Raising Tuition Rates Essay

1482 words - 6 pages

Tuition rates have been rising exponentially since “World War II and the GI Bill…” which allowed for, “…an explosive increase in the number and proportion of Americans who go to college” (Nathan 148). This change, though largely due to inflation, has been rising past what families can afford to pay, and has led to difficulties for students exiting high school. These difficulties have been seen by campuses, and many already have a plan to help these students pay for the rocketing tuition prices.
This escalating problem has been caused by multiple entities, individuals, and ideals. Firstly, between 1985 and 1995, the federal and state funding has decreased by almost twenty-five percent, and since then has decreased to account for only fifty percent of the public university’s budget, as more of the government’s money has been allotted to the needs of the country’s healthcare, welfare, and prisons. Also, universities have increased the percentage of their budgets allocated to administration roles, mostly in an attempt to influence government and to market their degree and certificate programs (Nathan 149). Furthermore, a study performed by, “William Bowen, now president of the Andrew W. Mellon Foundation, attributed tuition rising faster than the rate of inflation primarily to the nature of the educational process, which did not permit academia to share in the productivity gains that caused earnings growth in the rest of society…” and to the “Winner Take All Society” that university administrators have succumbed to, as, “they aggressively seek out all possible resources and put them to use funding things they think will make them better. To look better than their competitors, the institutions wind up in an arms race of spending to improve facilities, faculty, students, research, and instructional technology” (Ehrenberg). This spending frenzy is helped by students wanting to go to the “best” university, as well as these university officials throwing money at problems to, “increase quality largely by spending more, not by increasing efficiency, reducing costs, or reallocating funds” (Ehrenberg). All of these entities together have worked to raise the price of tuition for their own reasons, be it greed, or budgeting to the most pressing needs.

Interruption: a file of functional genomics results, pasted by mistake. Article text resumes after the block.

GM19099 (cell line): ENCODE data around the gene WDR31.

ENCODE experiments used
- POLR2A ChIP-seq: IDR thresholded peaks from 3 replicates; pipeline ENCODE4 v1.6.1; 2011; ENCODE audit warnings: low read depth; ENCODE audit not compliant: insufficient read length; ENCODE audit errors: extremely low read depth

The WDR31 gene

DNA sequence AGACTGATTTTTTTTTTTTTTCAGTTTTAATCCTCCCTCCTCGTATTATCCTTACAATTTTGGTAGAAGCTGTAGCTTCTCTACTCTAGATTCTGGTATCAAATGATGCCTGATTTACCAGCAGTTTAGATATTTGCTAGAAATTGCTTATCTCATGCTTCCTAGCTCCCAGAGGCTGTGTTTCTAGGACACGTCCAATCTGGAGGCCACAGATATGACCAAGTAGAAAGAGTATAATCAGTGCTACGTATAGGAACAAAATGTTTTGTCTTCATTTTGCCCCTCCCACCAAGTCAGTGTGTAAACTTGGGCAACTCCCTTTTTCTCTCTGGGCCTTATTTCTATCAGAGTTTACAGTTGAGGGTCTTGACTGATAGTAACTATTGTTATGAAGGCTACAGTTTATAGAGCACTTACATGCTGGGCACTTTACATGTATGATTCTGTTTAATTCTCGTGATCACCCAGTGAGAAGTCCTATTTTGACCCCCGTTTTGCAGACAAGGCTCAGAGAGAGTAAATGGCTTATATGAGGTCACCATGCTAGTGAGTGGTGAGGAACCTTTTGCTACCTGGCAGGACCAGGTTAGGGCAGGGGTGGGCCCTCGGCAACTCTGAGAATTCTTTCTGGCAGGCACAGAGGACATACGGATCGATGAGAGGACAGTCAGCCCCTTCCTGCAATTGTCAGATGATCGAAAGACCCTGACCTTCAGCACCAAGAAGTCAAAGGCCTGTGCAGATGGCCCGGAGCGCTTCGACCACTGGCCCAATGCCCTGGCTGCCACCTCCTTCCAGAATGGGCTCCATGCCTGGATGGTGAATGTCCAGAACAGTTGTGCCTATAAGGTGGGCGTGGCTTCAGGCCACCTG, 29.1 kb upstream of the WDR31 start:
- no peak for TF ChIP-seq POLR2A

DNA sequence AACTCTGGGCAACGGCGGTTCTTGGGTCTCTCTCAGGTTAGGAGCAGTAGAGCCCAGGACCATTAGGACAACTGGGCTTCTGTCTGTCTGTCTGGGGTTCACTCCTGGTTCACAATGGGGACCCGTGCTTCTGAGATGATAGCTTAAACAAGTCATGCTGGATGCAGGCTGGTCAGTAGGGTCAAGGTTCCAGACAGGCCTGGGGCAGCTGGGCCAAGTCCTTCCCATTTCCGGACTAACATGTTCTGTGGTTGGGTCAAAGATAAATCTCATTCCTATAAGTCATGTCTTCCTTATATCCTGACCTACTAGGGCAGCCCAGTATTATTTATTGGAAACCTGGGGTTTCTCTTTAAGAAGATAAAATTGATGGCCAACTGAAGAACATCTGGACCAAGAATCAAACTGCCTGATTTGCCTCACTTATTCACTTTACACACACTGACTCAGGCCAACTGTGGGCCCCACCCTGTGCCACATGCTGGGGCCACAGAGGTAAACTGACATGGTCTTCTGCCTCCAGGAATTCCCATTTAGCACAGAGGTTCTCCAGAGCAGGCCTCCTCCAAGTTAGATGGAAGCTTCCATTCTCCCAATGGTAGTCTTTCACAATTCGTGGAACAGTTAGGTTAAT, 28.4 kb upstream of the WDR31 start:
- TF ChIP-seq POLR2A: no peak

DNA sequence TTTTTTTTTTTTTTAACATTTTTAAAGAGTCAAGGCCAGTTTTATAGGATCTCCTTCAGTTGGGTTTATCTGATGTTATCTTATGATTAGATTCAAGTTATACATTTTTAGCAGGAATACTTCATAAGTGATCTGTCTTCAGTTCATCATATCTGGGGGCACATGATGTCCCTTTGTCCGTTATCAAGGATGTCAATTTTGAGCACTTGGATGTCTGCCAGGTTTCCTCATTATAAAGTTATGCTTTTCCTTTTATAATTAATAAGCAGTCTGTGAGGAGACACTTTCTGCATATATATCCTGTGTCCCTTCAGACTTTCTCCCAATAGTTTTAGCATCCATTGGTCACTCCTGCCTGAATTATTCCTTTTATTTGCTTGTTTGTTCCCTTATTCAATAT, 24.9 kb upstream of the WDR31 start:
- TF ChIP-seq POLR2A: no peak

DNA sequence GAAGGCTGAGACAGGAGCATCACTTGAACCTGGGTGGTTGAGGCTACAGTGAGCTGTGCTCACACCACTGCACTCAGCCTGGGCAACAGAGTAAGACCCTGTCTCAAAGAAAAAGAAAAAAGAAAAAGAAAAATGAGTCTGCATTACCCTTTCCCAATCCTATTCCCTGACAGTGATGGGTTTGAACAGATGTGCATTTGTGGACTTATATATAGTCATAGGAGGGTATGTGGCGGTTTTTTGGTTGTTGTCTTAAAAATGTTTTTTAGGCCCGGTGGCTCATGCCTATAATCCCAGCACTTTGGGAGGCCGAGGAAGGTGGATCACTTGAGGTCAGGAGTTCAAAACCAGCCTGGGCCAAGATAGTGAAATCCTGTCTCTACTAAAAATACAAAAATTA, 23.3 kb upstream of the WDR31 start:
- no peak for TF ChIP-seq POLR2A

Over the years tuition has become an increasingly worrisome problem for students and families, as it has begun to rise at a rate so far from that of the rate of inflation. “Between 1991-92 and 2001-2, tuition at public colleges rose by 21 percent and at private colleges by 26 percent, and this is after adjustment for inflation is figured in” (Nathan 150). These astonishing numbers average out to approximately two and one-third percent increases per year, but strangely enough they became even more baffling during the following ten years. “Over the decade from 2002-03 to 2012-13, when published tuition and fees at public four-year institutions rose at an average rate of 5.2% per year beyond inflation” ("Average...

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